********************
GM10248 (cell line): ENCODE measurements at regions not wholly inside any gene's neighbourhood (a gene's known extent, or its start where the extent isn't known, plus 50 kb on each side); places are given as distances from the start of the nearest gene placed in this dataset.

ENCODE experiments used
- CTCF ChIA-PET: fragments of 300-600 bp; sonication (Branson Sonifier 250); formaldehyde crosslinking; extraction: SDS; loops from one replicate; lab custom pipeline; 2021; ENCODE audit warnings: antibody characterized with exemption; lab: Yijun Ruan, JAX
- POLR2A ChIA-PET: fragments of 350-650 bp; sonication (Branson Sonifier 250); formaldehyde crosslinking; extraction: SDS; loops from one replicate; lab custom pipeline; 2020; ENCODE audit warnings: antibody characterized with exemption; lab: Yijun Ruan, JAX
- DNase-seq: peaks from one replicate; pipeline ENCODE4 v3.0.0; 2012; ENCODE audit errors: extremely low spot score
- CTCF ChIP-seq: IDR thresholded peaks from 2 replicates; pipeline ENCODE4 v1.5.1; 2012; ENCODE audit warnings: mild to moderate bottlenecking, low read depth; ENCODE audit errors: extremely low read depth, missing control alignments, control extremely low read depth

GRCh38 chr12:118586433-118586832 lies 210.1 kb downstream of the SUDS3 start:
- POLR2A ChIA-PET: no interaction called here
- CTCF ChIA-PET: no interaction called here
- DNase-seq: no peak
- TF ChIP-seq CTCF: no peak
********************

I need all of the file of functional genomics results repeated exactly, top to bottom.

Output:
GM10248 (cell line): ENCODE measurements at regions not wholly inside any gene's neighbourhood (a gene's known extent, or its start where the extent isn't known, plus 50 kb on each side); places are given as distances from the start of the nearest gene placed in this dataset.

ENCODE experiments used
- CTCF ChIA-PET: fragments of 300-600 bp; sonication (Branson Sonifier 250); formaldehyde crosslinking; extraction: SDS; loops from one replicate; lab custom pipeline; 2021; ENCODE audit warnings: antibody characterized with exemption; lab: Yijun Ruan, JAX
- POLR2A ChIA-PET: fragments of 350-650 bp; sonication (Branson Sonifier 250); formaldehyde crosslinking; extraction: SDS; loops from one replicate; lab custom pipeline; 2020; ENCODE audit warnings: antibody characterized with exemption; lab: Yijun Ruan, JAX
- DNase-seq: peaks from one replicate; pipeline ENCODE4 v3.0.0; 2012; ENCODE audit errors: extremely low spot score
- CTCF ChIP-seq: IDR thresholded peaks from 2 replicates; pipeline ENCODE4 v1.5.1; 2012; ENCODE audit warnings: mild to moderate bottlenecking, low read depth; ENCODE audit errors: extremely low read depth, missing control alignments, control extremely low read depth

GRCh38 chr12:118586433-118586832 lies 210.1 kb downstream of the SUDS3 start:
- POLR2A ChIA-PET: no interaction called here
- CTCF ChIA-PET: no interaction called here
- DNase-seq: no peak
- TF ChIP-seq CTCF: no peak